About the talk:
The essential issue of providing differentiated QoS to individual users is the fair allocation of network resources among the users. The network can accomplish this by employing packet scheduling mechanisms like Weighted Fair Queueing (WFQ) at the switching nodes. It has been shown that these schemes effectively erect ``bandwidth firewalls'' between the flows of different users, thus guaranteeing that the QoS of one flow is not at the mercy of other flows. But schemes like WFQ suffer from ``the curse of dimensionality'': They require switches/routers to maintain flow state information for distinguishing the packets of individual flows. This renders them too complex to be used in large high speed networks.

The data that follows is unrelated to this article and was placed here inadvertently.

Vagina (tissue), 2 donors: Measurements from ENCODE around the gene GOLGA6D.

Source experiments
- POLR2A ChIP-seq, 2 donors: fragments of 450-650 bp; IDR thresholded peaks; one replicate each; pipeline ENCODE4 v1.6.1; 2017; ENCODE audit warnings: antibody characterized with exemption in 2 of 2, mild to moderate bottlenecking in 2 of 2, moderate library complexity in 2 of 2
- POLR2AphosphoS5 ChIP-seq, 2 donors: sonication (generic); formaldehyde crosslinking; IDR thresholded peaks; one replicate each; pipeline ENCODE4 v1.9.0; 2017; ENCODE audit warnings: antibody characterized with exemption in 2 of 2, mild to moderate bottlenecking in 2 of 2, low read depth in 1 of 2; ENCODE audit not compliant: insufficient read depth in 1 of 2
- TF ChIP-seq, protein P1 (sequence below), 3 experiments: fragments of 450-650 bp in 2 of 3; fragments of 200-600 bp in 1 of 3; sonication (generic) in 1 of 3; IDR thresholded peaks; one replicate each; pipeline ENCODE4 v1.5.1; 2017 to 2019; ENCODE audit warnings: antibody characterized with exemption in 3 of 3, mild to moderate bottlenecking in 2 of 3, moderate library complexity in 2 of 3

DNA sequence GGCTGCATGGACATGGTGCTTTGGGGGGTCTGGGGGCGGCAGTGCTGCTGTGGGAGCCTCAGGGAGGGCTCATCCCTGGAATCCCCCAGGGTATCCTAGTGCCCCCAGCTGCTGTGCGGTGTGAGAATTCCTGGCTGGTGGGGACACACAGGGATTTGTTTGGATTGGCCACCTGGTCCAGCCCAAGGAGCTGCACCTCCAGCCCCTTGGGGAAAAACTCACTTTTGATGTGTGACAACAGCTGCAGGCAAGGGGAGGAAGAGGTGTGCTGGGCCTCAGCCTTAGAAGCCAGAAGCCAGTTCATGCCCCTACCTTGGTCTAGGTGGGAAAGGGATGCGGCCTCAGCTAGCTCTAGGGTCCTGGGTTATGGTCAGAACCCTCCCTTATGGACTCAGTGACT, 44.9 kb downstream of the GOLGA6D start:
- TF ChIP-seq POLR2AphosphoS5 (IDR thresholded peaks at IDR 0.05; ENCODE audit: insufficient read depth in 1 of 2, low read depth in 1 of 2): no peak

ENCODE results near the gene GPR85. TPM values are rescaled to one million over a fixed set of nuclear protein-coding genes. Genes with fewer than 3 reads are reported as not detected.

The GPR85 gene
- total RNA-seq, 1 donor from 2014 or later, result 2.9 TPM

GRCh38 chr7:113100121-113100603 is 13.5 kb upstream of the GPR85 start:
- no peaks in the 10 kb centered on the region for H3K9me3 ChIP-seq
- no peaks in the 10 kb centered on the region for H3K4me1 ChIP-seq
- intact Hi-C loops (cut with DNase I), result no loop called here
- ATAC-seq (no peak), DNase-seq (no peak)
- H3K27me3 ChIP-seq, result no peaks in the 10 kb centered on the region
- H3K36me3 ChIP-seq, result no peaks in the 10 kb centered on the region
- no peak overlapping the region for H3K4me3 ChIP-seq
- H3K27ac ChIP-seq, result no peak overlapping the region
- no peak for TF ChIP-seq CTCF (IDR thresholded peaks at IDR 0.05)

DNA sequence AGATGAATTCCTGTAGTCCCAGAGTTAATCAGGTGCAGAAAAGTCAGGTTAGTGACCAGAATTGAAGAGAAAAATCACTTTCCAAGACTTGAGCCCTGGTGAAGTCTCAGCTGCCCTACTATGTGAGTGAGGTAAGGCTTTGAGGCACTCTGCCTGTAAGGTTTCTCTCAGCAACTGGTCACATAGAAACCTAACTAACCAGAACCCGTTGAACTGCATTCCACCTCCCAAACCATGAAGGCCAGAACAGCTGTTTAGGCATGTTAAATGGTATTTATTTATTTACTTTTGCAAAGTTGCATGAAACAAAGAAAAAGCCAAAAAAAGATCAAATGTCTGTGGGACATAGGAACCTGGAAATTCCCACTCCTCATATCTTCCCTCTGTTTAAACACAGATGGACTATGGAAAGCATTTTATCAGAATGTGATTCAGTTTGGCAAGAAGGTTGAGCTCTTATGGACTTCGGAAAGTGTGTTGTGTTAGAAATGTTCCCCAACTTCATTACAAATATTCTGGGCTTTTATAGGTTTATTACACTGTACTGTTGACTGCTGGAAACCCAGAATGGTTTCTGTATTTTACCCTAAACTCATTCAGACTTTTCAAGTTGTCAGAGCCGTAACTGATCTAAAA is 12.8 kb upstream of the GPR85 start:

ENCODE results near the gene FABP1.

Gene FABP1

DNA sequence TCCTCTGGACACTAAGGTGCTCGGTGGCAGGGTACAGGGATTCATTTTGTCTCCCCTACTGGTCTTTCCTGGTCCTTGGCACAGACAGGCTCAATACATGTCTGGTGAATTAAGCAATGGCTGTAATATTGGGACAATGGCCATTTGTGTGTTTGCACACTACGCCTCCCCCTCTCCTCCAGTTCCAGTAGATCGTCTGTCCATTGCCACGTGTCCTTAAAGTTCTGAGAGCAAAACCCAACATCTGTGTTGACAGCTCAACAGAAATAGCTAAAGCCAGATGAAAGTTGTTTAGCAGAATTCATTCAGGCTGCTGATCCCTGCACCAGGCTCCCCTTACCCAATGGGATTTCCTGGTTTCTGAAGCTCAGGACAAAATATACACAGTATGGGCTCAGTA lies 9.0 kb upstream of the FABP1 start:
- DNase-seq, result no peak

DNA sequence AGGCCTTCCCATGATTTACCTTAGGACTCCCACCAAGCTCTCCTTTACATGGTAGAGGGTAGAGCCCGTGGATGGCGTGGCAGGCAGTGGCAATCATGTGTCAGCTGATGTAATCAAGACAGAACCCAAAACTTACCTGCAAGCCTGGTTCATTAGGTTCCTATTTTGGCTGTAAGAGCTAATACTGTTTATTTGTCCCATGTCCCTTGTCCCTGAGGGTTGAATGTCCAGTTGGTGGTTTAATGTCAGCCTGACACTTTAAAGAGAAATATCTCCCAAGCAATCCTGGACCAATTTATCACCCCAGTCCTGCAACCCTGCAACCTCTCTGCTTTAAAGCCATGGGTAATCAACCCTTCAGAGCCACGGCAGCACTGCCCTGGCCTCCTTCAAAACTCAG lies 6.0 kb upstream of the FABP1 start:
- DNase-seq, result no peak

In this talk I will present a simple randomized scheme for providing QoS to each of N flows that share the outgoing link of a congested router. The buffer at the outgoing link is a simple FIFO (hence the algorithm maintains no state), shared by packets belonging to all the flows. We devise a simple packet dropping scheme, called CHOKe, which drops more packets from flows that submit more packets/sec than is allowed by their fair share. We present some natural models for analyzing the scheme and discuss its implementation.
About the speaker:
Balaji Prabhakar is an assistant professor in the departments of Electrical Engineering and Computer Science at Stanford University.